Dietary Salt Study
Why are we studying salt?
There is evidence to suggest that a high intake of dietary salt may lead to elevated blood pressure and blood vessel disfunction in certain individuals. This disfunction has to do with the way the endothelium (the cells which line the blood-vessels) communicates with the body's blood vessels via chemicals such as nitric-oxide. The importance in this lies in fact that the health of a person's blood vessels is directly related to their risk for stroke and heart attack. This study will measure blood pressure and test blood vessel function after a day of high salt intake and again after a day of low salt intake.
What is the endothelium?
The endothelium is the inner lining of cells in blood vessels. It performs functions essential to these vessels including the regulation of blood clotting by releasing a number of factors including nitric oxide. We are able to measure how well the endothelium works by using ultrasound and other techniques to assess blood vessel dilation.
What does the study involve?
During this study we will be testing blood vessel function and blood pressure during both a high and a low salt diet. You will be admitted to the General Clinical Research Center at Boston Medical Center on the first morning of the study for a complete medical history and physical examination. During the next 24 hours, you will be given a high salt diet. We will measure blood pressure by means of an ambulatory monitor which will be worn on the first and second days of the study. During the following 24 hours, you will be given a low salt diet. Blood vessel function will be measured by means of an ultrasound technique and by insertion of a catheter into the brachial artery on the second day of the study. Blood samples will be taken several times over the course of the study by means of an intravenous line. The entire study will take place over a 3 day hospitalization.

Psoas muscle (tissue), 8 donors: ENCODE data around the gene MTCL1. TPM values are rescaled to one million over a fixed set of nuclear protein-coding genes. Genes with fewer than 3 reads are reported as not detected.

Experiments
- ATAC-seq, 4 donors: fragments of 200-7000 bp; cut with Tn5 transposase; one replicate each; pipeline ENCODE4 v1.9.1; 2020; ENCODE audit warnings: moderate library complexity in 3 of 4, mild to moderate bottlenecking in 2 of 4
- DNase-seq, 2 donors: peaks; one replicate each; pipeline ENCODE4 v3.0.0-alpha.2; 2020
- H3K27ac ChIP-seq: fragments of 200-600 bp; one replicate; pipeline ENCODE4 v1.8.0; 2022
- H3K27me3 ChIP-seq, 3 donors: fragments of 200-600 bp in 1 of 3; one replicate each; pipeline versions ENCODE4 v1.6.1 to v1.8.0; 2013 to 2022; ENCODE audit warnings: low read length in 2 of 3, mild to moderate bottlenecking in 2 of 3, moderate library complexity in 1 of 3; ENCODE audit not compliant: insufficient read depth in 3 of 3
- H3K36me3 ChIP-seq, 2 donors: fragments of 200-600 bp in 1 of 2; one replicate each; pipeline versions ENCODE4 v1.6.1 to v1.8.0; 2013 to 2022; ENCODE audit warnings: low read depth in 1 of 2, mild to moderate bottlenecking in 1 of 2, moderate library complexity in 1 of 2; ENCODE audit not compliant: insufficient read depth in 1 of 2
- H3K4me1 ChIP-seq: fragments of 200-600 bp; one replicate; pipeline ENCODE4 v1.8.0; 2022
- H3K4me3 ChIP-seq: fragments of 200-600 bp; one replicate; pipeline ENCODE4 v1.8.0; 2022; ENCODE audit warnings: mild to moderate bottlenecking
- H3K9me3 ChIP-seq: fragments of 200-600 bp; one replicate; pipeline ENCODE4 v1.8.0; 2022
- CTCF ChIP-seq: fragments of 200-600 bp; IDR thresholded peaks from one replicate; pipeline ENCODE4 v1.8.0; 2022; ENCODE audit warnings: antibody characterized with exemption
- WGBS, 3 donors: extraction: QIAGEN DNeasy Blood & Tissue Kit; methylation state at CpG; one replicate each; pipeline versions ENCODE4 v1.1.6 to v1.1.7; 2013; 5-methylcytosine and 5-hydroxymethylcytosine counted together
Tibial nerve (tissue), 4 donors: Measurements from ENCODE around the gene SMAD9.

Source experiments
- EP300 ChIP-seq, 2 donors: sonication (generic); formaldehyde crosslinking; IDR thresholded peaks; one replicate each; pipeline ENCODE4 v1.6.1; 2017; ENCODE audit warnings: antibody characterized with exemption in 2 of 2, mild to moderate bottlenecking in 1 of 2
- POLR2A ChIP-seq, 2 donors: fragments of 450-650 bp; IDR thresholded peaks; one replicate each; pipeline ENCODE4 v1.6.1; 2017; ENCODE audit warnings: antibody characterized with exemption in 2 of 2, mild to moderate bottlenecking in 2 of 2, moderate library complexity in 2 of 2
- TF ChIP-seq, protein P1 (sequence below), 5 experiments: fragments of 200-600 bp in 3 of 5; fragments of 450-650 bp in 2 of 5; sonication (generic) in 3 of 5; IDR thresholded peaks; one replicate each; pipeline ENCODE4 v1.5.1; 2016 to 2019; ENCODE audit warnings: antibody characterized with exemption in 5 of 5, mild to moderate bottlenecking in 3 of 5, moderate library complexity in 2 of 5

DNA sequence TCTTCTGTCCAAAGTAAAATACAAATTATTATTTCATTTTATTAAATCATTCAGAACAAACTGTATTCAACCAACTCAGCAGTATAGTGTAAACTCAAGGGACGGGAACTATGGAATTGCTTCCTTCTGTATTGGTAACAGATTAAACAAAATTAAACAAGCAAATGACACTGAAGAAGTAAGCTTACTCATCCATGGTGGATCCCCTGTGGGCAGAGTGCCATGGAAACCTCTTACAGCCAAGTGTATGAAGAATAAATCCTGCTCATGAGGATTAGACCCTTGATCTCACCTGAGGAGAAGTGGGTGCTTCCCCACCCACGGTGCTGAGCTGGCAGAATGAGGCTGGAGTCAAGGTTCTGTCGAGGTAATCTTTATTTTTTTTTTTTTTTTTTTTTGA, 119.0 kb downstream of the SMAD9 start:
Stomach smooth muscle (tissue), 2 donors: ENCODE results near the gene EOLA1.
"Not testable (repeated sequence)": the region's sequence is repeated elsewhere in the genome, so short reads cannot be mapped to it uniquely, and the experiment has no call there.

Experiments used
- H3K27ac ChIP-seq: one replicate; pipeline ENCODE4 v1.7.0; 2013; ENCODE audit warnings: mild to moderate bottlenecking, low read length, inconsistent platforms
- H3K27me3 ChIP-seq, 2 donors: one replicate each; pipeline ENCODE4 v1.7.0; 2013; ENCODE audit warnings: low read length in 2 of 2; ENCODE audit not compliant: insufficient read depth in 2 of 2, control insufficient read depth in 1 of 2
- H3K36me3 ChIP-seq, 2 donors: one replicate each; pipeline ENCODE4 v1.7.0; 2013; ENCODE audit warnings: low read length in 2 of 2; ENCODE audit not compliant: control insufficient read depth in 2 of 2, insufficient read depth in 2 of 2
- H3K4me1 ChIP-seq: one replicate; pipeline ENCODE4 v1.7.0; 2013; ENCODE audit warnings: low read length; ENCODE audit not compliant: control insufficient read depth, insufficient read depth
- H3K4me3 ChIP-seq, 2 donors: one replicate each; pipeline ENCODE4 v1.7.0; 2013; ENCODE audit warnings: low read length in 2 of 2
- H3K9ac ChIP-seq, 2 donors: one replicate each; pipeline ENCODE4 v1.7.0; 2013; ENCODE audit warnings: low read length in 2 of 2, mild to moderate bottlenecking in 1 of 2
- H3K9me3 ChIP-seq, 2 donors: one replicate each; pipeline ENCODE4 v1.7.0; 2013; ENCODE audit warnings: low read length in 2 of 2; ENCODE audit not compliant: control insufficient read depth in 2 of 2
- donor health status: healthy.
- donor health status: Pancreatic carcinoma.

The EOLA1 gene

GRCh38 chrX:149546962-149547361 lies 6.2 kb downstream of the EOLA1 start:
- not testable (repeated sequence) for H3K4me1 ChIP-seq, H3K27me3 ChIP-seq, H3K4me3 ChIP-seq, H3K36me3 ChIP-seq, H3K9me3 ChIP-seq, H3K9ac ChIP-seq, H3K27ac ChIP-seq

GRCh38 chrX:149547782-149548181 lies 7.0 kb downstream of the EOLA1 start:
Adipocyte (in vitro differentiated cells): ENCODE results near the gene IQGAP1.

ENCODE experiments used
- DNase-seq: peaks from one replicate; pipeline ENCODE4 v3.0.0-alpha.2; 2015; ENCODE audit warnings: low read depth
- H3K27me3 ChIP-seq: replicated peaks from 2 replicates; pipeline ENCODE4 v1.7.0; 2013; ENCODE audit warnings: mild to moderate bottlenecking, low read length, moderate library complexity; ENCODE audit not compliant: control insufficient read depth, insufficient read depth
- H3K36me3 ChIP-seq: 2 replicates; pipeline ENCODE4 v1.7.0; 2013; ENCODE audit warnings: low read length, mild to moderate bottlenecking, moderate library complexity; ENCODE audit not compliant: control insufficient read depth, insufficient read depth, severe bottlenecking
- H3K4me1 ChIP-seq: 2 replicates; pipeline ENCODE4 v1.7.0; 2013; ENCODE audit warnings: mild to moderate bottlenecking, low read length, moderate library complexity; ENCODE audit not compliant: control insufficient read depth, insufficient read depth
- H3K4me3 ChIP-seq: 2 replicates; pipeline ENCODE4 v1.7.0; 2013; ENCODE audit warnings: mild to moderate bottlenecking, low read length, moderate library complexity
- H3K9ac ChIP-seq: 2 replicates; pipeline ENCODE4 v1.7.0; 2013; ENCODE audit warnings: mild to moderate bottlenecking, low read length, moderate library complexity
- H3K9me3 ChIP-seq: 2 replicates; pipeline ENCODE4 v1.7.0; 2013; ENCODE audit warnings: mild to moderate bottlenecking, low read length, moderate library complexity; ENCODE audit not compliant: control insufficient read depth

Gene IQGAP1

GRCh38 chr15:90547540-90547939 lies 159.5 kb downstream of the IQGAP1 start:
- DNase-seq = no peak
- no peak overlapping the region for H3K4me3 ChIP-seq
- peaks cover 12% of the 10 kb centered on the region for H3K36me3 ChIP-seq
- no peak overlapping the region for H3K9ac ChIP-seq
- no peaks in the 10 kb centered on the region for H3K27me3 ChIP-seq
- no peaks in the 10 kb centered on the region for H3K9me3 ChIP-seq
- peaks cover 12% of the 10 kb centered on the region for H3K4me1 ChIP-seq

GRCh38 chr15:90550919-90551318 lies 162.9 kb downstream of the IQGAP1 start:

Are there risks involved?
There are no known risks associated with a short term high or low salt diet. Some people may experience a rise in blood pressure on the high salt day, but we expect this to return to normal during the low salt phase of the study. Blood samples will be taken intravenously throughout the study and may cause slight discomfort and/or mild bruising. While there are no known risks associated with having a ultrasound, insertion of a catheter into the brachial artery may lead to hematomas (black and blue areas caused by minor bleeding) at the puncture site. There is also a theoretical risk of injury to the artery, although there have been no such complications in over 400 cases.
Who is eligible for the study?
Any healthy individual between the ages of 18 and 80 with no history of smoking. All subjects must be able to give informed consent.
Who do I contact to participate?